Easing Into Summer With Your Exceptional Child

Summer was officially here both on the calendar AND in our household as of Friday, June 21st when Michael and I finished school and work for the summer. 🙂 The last few days have been the usual. Michael and I planning out his first full week at home prior to summer camp, a choice I make to give us both a bit of a breather. This consists of structuring our days on my phone calendar and on a wall one. The wall one still has to be done, but we have our basis. After that, the next step is usually getting used to a new schedule of how our day will unfold. Due to the fact that in our neck of the woods Monday was the first long weekend of summer for us, Dad was home so planned out a family activity. All in all, things went well, with some minor hiccups as usual. This has always been the case as Michael adjusts to a new schedule and I find myself doing it along with him.

This time of year is always a little more stressful for us due to this change, but I have come to expect it, give him space as he gives me, and now things have gotten a lot better as a result. It’s not always perfect, and I find that reminding myself of the following tips helps me keep things in perspective a lot better for the long summer haul. Here they are for any other parents and children who struggle when the routine of school ends and a new one begins:

  1. Structure some of the unstructured and let the rest go: It’s important to have a plan to keep things moving but you know your child best. Leave some wiggle room in for unexpected things like weather changes, tiredness, or spontaneity. The last one is hard for many kids to handle, but is an important life skill to teach in certain circumstances as long as parents are up for it.  Be prepared for higher anxiety and riding it out.
  2. Decide camp week and family vacation in advance and share with your child: Depending on how much they understand and how much time they need, share the camp and family vacation schedule in advance to help them ease into summer better .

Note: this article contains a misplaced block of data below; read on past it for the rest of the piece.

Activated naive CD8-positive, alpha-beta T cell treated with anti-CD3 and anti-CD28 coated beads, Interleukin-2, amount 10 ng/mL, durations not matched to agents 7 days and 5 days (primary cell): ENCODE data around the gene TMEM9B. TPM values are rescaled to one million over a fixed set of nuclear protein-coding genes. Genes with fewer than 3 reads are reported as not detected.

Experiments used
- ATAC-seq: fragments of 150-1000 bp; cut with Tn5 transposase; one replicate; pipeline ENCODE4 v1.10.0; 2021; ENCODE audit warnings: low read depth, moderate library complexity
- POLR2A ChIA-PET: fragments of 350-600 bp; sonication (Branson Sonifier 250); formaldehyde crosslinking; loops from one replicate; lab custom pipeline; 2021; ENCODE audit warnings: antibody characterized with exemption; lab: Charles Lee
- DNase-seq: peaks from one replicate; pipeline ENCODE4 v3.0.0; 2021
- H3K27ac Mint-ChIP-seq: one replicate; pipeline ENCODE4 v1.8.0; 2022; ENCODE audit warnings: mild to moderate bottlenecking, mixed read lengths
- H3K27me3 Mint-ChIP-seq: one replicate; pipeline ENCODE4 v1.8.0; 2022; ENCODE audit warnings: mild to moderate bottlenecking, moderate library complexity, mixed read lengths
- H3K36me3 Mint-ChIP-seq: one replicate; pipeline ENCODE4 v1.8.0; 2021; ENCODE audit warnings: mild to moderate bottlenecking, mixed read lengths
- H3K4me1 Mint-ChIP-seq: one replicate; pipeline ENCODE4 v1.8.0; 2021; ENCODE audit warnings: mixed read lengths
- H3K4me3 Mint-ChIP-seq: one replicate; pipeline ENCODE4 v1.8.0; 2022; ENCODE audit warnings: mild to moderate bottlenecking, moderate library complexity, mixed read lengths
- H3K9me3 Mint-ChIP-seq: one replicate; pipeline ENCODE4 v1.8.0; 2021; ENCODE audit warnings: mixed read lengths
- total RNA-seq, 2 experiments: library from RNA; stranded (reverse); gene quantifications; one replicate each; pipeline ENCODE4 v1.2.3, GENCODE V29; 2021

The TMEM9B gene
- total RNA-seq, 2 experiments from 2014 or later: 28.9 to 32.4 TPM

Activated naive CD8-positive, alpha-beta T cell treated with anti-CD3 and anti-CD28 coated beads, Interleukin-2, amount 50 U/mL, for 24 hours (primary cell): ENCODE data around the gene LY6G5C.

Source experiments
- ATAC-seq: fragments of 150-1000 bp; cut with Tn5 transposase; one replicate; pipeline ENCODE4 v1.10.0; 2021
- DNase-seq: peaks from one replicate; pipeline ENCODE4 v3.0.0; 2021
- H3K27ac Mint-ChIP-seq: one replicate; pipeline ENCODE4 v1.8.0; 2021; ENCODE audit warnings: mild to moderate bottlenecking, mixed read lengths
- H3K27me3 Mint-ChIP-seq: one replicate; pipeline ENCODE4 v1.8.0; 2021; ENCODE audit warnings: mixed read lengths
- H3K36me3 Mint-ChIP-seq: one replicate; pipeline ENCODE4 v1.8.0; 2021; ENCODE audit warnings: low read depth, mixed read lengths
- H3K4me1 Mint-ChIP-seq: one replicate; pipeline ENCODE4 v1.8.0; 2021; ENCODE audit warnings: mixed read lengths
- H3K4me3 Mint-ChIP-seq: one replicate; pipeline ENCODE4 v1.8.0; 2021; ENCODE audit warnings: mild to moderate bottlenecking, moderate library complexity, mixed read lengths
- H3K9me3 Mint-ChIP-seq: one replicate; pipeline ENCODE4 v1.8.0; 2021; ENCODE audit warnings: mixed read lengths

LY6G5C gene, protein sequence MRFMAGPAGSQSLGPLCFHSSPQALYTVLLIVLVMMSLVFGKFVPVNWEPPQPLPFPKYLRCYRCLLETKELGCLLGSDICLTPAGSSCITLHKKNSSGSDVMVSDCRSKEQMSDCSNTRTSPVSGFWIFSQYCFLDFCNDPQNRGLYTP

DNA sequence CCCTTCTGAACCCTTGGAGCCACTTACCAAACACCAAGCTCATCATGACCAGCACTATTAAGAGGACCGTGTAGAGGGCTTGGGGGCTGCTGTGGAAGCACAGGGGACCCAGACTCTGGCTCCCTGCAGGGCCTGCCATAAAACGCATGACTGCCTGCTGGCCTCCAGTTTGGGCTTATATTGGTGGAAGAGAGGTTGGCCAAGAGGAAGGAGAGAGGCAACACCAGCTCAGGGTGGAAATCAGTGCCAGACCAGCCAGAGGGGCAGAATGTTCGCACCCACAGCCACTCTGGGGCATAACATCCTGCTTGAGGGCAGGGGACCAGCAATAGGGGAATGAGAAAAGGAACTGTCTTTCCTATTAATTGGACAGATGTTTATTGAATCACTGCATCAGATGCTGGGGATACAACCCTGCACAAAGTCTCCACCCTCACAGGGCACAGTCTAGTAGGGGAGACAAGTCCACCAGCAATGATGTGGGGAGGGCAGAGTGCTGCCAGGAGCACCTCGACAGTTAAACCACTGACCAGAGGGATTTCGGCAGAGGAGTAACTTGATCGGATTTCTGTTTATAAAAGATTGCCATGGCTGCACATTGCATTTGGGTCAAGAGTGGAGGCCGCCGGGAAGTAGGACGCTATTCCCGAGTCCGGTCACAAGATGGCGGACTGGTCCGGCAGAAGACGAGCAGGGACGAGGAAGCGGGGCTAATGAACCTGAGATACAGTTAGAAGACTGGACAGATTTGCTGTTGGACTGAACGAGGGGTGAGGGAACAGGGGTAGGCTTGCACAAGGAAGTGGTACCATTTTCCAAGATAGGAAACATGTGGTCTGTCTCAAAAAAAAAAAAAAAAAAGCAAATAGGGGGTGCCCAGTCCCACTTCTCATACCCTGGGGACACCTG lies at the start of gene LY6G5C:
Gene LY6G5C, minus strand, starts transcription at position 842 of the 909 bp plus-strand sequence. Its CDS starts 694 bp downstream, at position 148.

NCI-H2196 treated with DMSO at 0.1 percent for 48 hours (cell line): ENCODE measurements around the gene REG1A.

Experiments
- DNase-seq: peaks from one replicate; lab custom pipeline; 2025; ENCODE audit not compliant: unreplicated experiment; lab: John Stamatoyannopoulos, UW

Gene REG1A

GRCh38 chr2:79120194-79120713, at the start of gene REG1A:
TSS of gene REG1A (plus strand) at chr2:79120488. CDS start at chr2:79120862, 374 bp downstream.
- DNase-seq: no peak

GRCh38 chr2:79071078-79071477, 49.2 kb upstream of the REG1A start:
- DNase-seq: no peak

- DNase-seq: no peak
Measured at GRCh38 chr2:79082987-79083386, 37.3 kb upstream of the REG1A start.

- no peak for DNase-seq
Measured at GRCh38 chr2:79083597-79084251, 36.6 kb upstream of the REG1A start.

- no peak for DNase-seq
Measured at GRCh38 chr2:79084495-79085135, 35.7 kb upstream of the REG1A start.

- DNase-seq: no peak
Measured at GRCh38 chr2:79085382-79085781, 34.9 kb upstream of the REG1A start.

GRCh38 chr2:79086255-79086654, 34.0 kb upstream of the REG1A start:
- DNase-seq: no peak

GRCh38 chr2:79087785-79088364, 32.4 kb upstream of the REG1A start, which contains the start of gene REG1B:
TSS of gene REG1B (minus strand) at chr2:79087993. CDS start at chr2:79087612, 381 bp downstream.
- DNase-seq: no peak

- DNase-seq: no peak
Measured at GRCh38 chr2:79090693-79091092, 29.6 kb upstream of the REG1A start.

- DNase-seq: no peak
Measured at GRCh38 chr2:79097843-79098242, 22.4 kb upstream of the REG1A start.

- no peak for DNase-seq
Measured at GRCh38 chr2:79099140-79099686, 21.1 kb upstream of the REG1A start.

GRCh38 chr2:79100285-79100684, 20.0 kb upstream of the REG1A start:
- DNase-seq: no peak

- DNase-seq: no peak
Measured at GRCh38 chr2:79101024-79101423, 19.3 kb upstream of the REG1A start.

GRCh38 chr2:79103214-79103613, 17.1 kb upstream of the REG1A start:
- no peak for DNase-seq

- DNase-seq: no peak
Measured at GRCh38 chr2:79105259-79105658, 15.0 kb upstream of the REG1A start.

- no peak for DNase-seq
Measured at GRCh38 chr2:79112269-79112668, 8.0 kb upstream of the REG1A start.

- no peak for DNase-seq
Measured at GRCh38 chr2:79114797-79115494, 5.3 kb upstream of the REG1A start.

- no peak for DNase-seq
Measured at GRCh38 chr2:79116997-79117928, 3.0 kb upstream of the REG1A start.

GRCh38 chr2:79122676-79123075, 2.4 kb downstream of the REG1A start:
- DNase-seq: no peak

3. Don’t plan too many adventures when you are tired : I made the mistake one year of asking Dad to take the last week of June off for family vacation right after school ended. It was a more stressful week for all of us as Michael was only slowly getting into vacation mode and tired from school, and Dad and I had had a crazy June with work. Now, unless there is a good reason, our family does family vacation later in August so it’s something to look forward to. Every family is different, do what works for you!
  4. Be gentle with yourself if you are feeling down: Caregivers who are exhausted cannot get into the summer vibe until they rest. If you need to sleep more, eat more, rest more and be alone more, don’t worry. You are not losing your mind. You just need to replenish your energy. I only start to feel like myself after about four or five days into the summer vacation. That’s me and I’ve learned how to pace myself.
  5. Be honest with your family about your limits: I’ve also learned through trial and error to be honest with my family about how much “together” time I can handle, and when I need “me time.” This has saved many a couple and family fight. Know what makes you happy and helps you be a better partner and parent and don’t be afraid to stand up for yourself.

Exceptional Parents, what are your summer plans with your Exceptional Child? Whatever they are, just make sure to be true to who your child and you are. Don’t follow the crowd as tempting as it may be. It’s always good to get ideas from family and friends, as they probably do from you, but follow your own agenda. You know yourself and your child/dren best. Until next time.

 

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